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From Shawn Castrianni <Shawn.Castria...@halliburton.com>
Subject RE: dynamically modifying dependency versions during resolve
Date Thu, 26 Jun 2008 22:18:15 GMT
Right, if we start requiring developers to change their ivy.xml files to get their job done,
they might accidentally check it in to source repository.  As the CM guy, I want to be in
charge of ivy.xml and settings.xml files exclusively and have the ant build script handle
this stuff automatically.

---
Shawn Castrianni


-----Original Message-----
From: Jim Adams [mailto:Jim.Adams@sas.com]
Sent: Thursday, June 26, 2008 5:13 PM
To: ivy-user@ant.apache.org
Subject: RE: dynamically modifying dependency versions during resolve

I think one of the problems is that you don't want that dependency to "leak" into your code.
You certainly don't want to push your ivy file out with that change. Imagine an organization
with thousands of developers and people started to push out "bad" dependencies like that.
I shudder....

> -----Original Message-----
> From: Niklas Matthies [mailto:ml_ivy-user@nmhq.net]
> Sent: Thursday, June 26, 2008 6:09 PM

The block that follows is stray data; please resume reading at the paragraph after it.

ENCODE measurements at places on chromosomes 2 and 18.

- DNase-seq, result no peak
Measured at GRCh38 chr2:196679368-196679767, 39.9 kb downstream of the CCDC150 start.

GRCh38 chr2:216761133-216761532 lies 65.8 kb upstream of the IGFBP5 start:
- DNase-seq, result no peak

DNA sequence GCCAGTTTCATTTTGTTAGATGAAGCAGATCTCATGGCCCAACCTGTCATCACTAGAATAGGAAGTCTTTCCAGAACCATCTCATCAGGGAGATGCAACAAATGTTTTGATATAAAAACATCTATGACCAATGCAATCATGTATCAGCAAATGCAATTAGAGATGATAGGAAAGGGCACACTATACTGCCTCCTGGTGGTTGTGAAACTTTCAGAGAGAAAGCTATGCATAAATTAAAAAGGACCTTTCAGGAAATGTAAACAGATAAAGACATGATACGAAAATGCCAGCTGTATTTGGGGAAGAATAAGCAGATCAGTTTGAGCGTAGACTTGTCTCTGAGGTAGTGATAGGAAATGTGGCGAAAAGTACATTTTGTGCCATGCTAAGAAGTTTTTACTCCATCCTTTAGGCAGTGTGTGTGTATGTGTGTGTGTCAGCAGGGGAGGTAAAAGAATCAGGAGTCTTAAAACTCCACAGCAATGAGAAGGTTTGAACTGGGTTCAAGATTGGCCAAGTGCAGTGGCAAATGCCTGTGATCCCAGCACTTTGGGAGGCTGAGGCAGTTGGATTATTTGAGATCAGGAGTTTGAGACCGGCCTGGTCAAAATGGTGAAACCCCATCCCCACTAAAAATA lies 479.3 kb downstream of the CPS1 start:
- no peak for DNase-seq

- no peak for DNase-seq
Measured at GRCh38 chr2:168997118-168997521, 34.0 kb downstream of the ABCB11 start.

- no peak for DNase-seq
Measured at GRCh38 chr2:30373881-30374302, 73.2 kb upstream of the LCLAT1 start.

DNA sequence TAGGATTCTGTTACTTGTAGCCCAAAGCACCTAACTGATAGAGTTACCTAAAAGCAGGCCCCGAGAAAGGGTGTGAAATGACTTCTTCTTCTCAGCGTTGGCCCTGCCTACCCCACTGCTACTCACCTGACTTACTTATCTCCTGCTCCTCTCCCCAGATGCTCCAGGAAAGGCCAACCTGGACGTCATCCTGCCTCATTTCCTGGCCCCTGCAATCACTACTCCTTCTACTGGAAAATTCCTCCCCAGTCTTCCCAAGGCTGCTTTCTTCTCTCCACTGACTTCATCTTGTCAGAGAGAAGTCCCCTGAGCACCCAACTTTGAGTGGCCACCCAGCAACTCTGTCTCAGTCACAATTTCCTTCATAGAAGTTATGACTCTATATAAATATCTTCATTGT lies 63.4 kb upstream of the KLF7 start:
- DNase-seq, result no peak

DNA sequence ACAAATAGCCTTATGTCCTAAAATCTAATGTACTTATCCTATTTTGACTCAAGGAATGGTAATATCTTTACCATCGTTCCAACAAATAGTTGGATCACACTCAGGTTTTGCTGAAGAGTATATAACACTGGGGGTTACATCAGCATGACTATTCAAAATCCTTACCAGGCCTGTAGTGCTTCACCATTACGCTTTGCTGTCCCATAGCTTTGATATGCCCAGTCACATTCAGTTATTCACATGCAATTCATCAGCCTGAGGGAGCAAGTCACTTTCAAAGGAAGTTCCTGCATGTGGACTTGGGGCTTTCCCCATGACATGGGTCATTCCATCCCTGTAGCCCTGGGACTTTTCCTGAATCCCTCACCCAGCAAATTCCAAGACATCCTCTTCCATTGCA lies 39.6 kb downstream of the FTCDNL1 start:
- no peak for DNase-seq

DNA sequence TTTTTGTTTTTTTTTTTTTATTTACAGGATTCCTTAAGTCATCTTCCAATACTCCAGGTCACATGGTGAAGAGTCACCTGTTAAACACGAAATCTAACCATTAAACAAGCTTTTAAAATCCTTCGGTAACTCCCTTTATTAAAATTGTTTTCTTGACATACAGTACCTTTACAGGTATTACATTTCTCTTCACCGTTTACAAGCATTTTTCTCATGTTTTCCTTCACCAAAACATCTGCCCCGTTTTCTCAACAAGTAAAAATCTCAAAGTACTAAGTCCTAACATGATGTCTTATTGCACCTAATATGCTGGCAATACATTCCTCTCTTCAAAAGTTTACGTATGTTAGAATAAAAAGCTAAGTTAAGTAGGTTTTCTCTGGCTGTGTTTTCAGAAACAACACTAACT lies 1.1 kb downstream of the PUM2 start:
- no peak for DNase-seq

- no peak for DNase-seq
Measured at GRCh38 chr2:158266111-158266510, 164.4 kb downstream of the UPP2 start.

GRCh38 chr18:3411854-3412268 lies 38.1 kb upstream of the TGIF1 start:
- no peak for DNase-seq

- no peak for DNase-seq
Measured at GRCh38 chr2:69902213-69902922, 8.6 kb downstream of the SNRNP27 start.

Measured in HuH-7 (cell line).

> To: ivy-user@ant.apache.org
> Subject: Re: dynamically modifying dependency versions during resolve
>
> On Thu 2008-06-26 at 16:44h, Shawn Castrianni wrote on ivy-user:
> :
> > I guess to answer your question as to why is what I said before.  To
> > allow a developer to test his source code changes in one module
> > against his source code changes in another module all locally
> > without having to checkin anything to the source code repository and
> > wait for an official build.
>
> Yes, I remember. Your use case was that there are dependencies A->B->C
> and the developer locally publishes an update to C, and then wants to
> test it with his version of A, but resolving for A doesn't pick up the
> newer revision of C because the publically published version of B
> depends on the older (publically published) version of C.
>
> Personally I think it's fine in that case to either temporarily add a
> dependency A->C or locally publish a version of B with an updated
> dependency B->C. The normal case for me is that the changes in A
> depend on the changes in C, and hence one of these dependency updates
> will become necessary anyway.
>
> (Yeah, "publically published" sounds stupid.)
>
> -- Niklas Matthies

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